The Verbal Skills section of the HSPT is made up of five question types, one of which is analogy questions. Analogies are challenging for students, so we’ve put together some tips for approaching these tricky questions.
If you’re struggling with analogy questions, you can also check out our comprehensive HSPT workbook which includes tons of analogy practice questions, along with more than 2500 practice questions covering all five sections of the HSPT, and three full-length practice tests.
Below you’ll find information about the different types of analogies that show up on the HSPT and then strategies for approaching analogies.
Common Types of Analogies on the HSPT
1. Synonym Analogies: the two words have the same meaning
creative is to inventive – creative means the same as inventive
shy is to reserved – shy means the same as reserved
2. Antonym Analogies: the two words have the opposite meaning
pretty is to ugly – pretty means the opposite of ugly
uncertain is to confident – uncertain means the opposite of confident
3. Intensity/Degree Analogies: one word is a greater or lesser degree, or more or less intense, than the other word
scalding is to hot – something scalding is extremely hot
jog is to sprint – a jog is a less intense version of running than a sprint
4. Function/Use Analogy: one word describes the function of or is used by the other word
pen is to write – pen is used to write
doctor is to stethoscope – a doctor uses a stethoscope
5. Type Analogies: one word is a type of, or example of, the other word
Labrador is to dog – a Labrador is a type of dog
bronchitis is to illness – bronchitis is a type of illness
6. Group Analogies: one word is made up of a group of the other word
musicians is to band – musicians make up a band
books is to chapters – books are made up of chapters
7. Having/Lacking Analogies: one word means you have or lack the other word
fearful is to courage – fearful means you lack courage
uncertain is to doubts –uncertain means you have doubts
How to Approach Analogy Questions
Let’s walk through the following analogy question and learn some key strategies for approaching these tricky question types.
Example: Sky is to blue as grass is to
While this analogy may be pretty straight forward, let’s use it to work through two steps you can follow when approaching analogy questions:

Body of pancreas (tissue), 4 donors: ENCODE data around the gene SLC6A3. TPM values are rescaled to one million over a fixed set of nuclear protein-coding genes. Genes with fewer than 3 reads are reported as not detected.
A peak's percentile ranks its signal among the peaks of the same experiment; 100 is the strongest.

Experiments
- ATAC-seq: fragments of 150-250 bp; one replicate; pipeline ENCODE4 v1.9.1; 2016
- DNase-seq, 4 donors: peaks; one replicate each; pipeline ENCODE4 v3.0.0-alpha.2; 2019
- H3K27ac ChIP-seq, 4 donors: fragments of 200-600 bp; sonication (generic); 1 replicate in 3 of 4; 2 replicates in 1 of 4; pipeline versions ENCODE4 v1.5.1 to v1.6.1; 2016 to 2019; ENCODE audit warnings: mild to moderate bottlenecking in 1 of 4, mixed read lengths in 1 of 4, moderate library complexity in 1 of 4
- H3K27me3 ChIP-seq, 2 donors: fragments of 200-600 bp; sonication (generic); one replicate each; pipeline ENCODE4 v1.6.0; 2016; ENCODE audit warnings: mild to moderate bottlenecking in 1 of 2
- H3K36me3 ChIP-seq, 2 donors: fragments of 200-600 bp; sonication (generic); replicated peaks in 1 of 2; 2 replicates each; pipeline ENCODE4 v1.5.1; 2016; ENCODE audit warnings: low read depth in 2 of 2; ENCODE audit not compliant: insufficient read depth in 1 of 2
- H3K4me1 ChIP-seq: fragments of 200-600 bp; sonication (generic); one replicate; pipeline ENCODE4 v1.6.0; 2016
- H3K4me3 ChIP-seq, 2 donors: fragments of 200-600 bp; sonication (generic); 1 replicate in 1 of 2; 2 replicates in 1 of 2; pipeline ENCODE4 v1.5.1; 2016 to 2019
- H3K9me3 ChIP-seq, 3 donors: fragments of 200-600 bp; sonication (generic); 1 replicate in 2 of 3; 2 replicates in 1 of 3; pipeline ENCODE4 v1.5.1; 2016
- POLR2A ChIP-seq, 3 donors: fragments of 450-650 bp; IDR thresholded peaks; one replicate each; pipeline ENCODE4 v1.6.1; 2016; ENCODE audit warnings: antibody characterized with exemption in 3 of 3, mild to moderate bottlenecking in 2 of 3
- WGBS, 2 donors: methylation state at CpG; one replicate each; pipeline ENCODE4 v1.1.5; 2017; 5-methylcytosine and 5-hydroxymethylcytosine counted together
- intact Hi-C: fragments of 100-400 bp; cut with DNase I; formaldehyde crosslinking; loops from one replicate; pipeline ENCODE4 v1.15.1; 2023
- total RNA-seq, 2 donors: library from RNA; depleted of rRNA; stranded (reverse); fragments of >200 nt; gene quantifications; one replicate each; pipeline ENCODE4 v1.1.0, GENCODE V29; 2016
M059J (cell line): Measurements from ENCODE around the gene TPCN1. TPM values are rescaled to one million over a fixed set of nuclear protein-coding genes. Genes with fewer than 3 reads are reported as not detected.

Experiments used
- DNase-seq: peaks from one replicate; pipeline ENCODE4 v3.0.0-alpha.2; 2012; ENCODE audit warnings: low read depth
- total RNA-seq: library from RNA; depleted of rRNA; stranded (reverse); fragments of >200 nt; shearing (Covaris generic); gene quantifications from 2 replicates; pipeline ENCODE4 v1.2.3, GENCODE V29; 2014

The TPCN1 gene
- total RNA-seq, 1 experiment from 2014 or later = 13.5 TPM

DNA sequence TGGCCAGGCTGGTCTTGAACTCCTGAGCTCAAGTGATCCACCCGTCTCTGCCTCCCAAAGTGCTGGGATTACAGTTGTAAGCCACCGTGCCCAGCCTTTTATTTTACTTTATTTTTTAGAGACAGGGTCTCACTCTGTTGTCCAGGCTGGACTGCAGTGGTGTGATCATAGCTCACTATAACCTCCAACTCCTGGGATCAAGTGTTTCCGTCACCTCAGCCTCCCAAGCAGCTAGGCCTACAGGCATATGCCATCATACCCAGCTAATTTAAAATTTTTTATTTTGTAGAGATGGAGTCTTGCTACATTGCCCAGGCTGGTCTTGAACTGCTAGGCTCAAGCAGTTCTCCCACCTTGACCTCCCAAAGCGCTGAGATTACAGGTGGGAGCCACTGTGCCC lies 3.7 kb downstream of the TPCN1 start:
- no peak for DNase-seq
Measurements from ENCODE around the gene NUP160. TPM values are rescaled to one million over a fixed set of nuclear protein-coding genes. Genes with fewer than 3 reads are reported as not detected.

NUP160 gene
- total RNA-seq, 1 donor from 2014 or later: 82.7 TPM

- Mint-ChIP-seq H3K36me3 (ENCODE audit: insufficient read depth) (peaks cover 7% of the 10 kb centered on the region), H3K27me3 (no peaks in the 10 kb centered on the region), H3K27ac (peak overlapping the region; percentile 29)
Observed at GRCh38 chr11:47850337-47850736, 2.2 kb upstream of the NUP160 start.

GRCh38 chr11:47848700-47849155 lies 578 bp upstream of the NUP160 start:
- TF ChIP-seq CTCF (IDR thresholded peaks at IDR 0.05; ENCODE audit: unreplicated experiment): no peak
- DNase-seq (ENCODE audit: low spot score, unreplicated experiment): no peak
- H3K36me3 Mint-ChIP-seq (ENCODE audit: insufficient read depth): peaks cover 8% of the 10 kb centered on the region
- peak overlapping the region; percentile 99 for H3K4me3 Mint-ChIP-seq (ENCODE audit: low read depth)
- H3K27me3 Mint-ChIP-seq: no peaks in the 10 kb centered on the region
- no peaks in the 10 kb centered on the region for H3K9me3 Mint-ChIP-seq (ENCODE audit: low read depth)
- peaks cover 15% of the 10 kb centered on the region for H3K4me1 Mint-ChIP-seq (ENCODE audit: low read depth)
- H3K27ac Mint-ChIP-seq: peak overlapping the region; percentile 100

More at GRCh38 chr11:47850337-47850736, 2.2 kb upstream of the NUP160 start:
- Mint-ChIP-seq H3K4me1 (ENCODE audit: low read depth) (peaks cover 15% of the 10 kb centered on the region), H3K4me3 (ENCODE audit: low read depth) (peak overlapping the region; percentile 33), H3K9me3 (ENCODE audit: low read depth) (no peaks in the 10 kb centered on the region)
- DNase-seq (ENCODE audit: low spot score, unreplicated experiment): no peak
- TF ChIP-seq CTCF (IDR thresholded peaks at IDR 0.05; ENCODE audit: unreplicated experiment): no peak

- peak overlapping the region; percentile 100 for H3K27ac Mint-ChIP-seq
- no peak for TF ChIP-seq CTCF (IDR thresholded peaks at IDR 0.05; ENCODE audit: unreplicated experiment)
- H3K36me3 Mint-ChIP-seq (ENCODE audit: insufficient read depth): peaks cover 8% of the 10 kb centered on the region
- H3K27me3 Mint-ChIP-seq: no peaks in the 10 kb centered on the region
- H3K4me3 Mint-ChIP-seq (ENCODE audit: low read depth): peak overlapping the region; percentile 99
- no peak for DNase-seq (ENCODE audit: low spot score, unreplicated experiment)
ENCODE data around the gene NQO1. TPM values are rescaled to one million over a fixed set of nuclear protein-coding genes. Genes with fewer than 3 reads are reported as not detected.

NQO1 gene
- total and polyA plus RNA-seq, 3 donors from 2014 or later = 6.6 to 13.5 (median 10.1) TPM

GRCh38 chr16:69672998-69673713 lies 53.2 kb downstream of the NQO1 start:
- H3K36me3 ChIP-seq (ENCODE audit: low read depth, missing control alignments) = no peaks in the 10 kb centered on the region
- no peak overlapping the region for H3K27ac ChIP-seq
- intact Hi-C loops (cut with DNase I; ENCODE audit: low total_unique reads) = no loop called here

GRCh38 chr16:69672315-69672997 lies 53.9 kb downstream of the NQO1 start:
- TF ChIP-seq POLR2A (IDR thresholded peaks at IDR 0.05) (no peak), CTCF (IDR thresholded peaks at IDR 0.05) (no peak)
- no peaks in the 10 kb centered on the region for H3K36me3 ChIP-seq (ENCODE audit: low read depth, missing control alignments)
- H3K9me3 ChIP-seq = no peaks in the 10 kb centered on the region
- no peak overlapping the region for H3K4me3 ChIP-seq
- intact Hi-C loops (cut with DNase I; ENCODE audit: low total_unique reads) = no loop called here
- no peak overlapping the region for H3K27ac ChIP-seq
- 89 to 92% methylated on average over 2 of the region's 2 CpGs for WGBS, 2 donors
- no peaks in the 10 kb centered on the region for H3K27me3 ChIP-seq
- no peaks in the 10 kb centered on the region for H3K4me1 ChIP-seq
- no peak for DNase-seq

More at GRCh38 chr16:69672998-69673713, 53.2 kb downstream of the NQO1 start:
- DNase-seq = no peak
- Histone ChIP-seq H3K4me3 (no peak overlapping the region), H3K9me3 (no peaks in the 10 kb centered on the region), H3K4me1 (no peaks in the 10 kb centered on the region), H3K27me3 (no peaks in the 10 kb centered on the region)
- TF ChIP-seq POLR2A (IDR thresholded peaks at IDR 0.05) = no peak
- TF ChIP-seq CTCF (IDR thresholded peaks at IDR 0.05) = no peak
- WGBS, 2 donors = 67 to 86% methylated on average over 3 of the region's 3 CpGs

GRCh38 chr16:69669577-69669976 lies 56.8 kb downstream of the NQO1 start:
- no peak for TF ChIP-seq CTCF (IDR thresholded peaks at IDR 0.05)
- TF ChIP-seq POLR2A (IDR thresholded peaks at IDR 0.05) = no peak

1. Create a connection phrase between the first two words. Using the example above, let’s create a connection phrase between the words sky and blue. When creating a connection phrase, you want to be specific. In this example, you wouldn’t want to say, “The sky is blue” because that doesn’t specifically tell us how the word blue relates to the sky. The relationship between the words sky and blue is that the color of the sky is blue, so a more specific connection phrase would be, “The color of the sky is blue.”
2. Determine which answer choice fits into that connection phrase with the third word. Now we want to see which answer choice will fit into our connection phrase if we replace the word sky with the word grass. Let’s check each answer choice.
Sky is to blue as grass is to
grow – “The color of the grass is grow.” This does not work. So we cross out choice A.
lawnmower – “The color of the grass is lawnmower.” This does not work. So we cross out choice B.
long – “The color of the grass is long.” This does not work. So we cross out choice C.
green – “The color of the grass is green.” This works, since grass is green. So we don’t cross out choice D.
So we get answer choice D as the correct answer.
So there you have it! Just remember to follow these two steps when approaching analogies on the HSPT. If you want more practice with analogies, check out our comprehensive HSPT workbook which includes tons of word classification practice questions, along with more than 2500 practice questions covering all five sections of the HSPT, and three full-length practice tests.